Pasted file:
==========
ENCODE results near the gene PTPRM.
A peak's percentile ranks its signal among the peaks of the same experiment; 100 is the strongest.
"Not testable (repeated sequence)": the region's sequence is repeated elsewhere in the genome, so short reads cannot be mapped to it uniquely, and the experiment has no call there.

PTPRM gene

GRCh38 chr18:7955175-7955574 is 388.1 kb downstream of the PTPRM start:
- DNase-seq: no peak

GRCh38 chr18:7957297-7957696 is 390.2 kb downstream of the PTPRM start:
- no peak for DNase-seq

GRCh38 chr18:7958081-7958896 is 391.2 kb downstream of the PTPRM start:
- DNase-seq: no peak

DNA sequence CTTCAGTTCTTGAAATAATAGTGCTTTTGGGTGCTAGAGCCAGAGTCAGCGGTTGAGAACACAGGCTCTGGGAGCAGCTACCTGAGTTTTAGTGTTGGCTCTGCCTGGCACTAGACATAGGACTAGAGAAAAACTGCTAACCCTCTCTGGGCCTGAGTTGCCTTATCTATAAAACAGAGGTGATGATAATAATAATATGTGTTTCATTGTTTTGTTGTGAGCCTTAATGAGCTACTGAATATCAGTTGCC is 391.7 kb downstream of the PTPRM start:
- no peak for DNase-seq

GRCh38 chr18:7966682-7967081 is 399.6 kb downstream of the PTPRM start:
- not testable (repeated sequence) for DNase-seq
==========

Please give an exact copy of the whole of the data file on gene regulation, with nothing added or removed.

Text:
ENCODE results near the gene PTPRM.
A peak's percentile ranks its signal among the peaks of the same experiment; 100 is the strongest.
"Not testable (repeated sequence)": the region's sequence is repeated elsewhere in the genome, so short reads cannot be mapped to it uniquely, and the experiment has no call there.

PTPRM gene

GRCh38 chr18:7955175-7955574 is 388.1 kb downstream of the PTPRM start:
- DNase-seq: no peak

GRCh38 chr18:7957297-7957696 is 390.2 kb downstream of the PTPRM start:
- no peak for DNase-seq

GRCh38 chr18:7958081-7958896 is 391.2 kb downstream of the PTPRM start:
- DNase-seq: no peak

DNA sequence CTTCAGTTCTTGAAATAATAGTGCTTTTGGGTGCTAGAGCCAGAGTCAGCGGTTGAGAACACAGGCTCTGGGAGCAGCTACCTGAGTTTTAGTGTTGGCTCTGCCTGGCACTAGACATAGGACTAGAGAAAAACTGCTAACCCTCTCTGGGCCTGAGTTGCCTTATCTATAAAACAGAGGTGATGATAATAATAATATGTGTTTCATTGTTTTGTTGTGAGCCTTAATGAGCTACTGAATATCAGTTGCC is 391.7 kb downstream of the PTPRM start:
- no peak for DNase-seq

GRCh38 chr18:7966682-7967081 is 399.6 kb downstream of the PTPRM start:
- not testable (repeated sequence) for DNase-seq